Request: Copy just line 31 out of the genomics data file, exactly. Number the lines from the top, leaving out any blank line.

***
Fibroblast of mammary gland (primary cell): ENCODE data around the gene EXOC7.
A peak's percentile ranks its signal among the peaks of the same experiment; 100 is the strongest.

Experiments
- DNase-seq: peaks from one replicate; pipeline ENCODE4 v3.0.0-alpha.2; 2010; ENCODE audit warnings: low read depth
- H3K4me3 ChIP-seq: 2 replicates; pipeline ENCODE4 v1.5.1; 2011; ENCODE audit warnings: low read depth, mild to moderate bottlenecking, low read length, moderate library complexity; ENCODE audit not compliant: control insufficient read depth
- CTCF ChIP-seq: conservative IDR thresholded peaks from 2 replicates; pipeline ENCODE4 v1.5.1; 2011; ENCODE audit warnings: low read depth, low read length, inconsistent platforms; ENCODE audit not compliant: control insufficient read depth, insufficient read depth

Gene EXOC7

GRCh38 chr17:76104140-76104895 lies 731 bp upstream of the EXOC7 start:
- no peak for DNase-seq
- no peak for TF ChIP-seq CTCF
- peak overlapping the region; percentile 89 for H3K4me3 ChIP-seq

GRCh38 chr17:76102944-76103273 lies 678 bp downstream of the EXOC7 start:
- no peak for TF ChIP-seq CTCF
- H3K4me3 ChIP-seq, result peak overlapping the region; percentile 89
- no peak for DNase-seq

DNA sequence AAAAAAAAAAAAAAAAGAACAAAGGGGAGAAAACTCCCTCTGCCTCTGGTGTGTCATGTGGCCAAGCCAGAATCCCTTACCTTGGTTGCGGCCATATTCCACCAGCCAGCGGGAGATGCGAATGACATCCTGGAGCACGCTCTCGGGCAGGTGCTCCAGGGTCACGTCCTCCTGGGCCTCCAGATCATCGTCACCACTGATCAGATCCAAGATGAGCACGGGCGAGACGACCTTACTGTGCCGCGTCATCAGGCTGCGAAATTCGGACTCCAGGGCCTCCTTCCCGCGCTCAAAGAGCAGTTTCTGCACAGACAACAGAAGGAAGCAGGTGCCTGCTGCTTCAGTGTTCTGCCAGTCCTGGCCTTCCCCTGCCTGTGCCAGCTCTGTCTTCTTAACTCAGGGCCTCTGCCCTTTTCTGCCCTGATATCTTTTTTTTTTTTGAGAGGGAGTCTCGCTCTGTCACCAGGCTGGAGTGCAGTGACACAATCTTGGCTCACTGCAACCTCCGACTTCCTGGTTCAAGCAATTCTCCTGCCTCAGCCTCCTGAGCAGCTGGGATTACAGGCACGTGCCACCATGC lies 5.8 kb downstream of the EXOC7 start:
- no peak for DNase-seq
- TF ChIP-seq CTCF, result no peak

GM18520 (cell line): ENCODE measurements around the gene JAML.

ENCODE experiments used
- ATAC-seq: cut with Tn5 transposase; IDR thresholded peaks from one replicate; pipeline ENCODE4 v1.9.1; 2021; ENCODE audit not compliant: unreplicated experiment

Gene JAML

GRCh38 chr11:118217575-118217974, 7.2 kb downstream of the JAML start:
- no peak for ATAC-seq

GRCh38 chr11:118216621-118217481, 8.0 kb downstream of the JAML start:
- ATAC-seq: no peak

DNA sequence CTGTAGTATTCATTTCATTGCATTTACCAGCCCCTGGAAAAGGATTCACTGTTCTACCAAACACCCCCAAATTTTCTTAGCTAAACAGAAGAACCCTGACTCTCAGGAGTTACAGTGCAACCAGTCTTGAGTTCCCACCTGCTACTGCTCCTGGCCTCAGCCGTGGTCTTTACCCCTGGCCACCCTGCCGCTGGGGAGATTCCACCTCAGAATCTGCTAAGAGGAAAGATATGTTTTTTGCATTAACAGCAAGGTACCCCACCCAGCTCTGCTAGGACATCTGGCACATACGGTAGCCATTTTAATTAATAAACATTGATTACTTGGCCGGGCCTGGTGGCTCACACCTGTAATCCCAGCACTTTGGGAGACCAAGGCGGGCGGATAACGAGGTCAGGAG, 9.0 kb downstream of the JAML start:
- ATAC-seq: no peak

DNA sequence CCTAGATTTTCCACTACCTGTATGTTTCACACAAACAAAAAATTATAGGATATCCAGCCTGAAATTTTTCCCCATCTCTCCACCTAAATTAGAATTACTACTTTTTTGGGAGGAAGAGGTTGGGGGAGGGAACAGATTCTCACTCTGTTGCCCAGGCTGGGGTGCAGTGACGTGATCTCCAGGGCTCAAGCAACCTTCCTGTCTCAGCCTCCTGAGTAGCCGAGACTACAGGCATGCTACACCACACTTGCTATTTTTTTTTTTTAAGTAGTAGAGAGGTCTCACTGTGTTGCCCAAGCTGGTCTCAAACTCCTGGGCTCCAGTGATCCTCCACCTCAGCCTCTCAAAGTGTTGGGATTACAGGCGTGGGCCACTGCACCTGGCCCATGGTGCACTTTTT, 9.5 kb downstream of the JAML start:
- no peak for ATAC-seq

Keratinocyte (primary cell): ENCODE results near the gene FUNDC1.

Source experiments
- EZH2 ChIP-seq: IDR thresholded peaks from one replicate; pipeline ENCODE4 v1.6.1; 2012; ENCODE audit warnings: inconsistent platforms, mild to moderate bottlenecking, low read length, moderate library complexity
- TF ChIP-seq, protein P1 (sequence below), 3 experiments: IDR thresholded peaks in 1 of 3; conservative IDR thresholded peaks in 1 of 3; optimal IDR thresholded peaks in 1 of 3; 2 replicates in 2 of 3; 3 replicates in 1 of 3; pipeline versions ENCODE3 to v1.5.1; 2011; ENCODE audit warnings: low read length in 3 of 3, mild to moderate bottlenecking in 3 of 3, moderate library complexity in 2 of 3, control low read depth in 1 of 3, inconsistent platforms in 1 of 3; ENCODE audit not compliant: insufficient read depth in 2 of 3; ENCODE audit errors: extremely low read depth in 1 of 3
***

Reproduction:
Keratinocyte (primary cell): ENCODE results near the gene FUNDC1.